When this article was written, the Inline module discussed in Using Other Languages from Perl didn’t exist. When you want to use C from Perl, you should consider Inline, SWIG, and XS, in that order.
Tired of the “which interpreter is best for the job” debates? Want something that makes the speed and power of C and C++ available to several common interpreters automatically? There’s a new tool that does exactly that: SWIG, the Simplified Wrapper and Interface Generator.
SWIG is a freely available compiler developed by Dave Beazley, now at the University of Chicago. It works on many Unix variants, as well as Windows and Mac OS, although the Windows versions are less polished. It converts C and C++ files into interface code (called a wrapper) that makes the contents available to Perl, Tcl, Guile, Java, Ruby, and Python—all automatically. Like Perl’s own XS language, SWIG creates Perl wrappers around C code. Unlike XS, SWIG requires little or no programming effort.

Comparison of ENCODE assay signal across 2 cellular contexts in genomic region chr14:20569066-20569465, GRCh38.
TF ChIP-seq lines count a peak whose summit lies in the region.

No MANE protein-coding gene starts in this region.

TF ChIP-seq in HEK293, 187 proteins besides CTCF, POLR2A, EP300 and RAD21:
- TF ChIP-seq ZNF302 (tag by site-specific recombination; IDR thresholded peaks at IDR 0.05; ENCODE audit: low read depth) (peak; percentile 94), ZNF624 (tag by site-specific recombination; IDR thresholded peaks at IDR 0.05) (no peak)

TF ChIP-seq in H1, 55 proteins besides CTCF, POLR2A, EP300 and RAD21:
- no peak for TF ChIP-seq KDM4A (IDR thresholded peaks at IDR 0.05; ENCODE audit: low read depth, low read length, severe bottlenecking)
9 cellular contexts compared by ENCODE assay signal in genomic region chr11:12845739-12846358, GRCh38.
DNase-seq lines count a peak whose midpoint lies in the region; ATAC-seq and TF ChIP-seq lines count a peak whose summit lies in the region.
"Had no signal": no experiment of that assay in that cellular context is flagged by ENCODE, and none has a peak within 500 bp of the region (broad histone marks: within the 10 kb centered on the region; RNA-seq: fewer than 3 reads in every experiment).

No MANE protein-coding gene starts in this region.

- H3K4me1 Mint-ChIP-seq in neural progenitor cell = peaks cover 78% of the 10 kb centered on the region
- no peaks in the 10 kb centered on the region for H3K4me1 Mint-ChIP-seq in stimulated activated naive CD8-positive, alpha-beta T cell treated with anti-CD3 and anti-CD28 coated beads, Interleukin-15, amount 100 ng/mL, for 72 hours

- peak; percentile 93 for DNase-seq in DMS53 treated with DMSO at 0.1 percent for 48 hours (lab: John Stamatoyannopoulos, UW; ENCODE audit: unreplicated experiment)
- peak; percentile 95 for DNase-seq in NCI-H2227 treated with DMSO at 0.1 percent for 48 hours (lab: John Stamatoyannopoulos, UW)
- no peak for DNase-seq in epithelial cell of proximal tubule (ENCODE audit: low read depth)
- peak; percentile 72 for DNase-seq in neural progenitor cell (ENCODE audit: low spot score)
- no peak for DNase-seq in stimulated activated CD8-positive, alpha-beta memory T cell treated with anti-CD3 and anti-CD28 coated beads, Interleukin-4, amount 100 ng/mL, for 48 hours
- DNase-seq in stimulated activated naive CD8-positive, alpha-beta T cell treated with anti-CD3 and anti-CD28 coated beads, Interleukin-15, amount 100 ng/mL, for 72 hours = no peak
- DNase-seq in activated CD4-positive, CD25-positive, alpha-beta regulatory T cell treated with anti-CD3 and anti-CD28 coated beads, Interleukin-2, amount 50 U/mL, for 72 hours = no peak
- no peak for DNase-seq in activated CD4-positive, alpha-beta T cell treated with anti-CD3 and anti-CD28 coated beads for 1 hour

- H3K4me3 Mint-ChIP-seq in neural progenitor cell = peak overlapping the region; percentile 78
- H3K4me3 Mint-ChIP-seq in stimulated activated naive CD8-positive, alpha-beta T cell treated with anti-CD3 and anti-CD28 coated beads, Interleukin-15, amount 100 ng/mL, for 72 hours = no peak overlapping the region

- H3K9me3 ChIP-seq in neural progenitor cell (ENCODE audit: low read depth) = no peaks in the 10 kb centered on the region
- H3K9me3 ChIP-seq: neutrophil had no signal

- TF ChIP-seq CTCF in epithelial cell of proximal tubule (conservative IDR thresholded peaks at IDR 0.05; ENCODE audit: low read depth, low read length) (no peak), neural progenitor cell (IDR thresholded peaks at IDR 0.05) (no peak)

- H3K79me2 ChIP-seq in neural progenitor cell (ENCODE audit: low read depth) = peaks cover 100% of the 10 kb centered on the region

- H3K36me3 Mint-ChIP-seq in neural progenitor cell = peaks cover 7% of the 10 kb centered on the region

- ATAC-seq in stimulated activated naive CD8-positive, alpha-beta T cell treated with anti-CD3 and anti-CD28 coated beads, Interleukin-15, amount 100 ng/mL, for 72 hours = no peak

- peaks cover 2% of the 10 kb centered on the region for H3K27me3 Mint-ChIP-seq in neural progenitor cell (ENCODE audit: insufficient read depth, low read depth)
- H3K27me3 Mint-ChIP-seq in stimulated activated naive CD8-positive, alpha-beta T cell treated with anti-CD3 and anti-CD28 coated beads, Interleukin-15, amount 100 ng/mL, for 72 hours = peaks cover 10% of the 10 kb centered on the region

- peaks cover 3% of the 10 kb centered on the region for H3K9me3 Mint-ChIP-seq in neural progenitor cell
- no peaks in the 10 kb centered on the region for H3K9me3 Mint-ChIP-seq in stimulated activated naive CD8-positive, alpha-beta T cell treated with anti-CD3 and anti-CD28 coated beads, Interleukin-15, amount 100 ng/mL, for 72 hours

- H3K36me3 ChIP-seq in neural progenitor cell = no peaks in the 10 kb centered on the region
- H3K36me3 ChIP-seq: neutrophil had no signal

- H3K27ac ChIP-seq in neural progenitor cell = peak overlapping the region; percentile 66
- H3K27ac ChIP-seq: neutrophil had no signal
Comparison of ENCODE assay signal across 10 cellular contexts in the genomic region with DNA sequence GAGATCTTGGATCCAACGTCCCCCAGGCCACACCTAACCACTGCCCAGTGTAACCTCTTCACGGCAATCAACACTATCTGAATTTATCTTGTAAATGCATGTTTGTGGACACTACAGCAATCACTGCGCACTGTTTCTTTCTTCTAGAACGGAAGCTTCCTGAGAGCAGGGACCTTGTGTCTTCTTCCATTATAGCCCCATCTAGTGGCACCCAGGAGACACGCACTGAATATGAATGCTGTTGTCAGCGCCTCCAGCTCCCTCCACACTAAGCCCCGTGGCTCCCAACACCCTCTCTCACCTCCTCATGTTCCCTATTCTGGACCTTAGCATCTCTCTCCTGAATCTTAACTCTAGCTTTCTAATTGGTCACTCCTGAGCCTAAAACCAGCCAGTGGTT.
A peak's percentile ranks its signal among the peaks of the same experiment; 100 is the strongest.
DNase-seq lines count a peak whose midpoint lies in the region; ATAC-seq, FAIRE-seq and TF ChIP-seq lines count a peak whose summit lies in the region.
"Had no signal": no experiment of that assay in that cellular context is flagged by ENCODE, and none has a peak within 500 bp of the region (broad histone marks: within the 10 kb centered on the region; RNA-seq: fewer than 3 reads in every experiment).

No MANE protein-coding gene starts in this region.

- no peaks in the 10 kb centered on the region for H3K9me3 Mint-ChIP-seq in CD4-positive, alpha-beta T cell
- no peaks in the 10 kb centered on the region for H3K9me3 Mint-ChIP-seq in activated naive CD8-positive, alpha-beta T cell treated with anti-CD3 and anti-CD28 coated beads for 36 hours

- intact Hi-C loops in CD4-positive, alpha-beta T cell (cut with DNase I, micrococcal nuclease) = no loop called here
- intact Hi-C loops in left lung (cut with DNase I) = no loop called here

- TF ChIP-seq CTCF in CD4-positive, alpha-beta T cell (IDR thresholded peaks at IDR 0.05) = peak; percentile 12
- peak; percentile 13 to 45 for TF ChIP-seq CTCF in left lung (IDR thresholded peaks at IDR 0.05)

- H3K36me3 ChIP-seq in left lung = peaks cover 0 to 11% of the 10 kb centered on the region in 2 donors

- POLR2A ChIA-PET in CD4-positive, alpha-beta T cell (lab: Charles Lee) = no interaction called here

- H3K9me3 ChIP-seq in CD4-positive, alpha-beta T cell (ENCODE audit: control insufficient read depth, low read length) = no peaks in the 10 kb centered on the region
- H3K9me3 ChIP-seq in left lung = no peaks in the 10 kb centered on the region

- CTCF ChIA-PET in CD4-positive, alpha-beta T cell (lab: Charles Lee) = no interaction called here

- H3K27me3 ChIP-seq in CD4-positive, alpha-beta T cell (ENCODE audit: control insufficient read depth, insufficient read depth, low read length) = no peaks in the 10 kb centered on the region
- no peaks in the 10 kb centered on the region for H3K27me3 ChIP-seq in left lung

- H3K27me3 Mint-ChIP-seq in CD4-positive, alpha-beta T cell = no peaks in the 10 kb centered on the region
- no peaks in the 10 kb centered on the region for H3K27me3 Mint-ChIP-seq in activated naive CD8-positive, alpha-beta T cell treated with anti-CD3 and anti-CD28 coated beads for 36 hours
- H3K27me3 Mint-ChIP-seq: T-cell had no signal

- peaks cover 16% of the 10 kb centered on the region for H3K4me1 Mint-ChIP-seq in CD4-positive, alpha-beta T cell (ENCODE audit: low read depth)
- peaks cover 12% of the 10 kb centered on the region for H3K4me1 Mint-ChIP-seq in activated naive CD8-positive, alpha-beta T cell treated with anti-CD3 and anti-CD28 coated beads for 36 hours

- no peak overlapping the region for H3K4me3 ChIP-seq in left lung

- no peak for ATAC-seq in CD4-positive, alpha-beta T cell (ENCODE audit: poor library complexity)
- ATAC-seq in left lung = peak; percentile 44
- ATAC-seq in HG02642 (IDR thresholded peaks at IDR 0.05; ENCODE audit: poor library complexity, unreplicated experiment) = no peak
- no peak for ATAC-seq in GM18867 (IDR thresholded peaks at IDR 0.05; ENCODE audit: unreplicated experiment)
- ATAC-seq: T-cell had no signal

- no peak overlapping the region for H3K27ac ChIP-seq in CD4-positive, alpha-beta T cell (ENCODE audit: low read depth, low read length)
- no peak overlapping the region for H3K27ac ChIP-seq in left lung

I’m not going to describe the mechanics of SWIG in detail; a more thorough treatment would address function prototypes, complex data structures, multiple inheritance, Perl classes, Tcl 8 modules, exception handling, Makefile generation, strict type checking in the interpreter, conditional compilation, and automatic generation of documentation. There’s an excellent user guide bundled with SWIG that covers all of these topics. In this article, I’ll just show you the basics: how to take an existing ...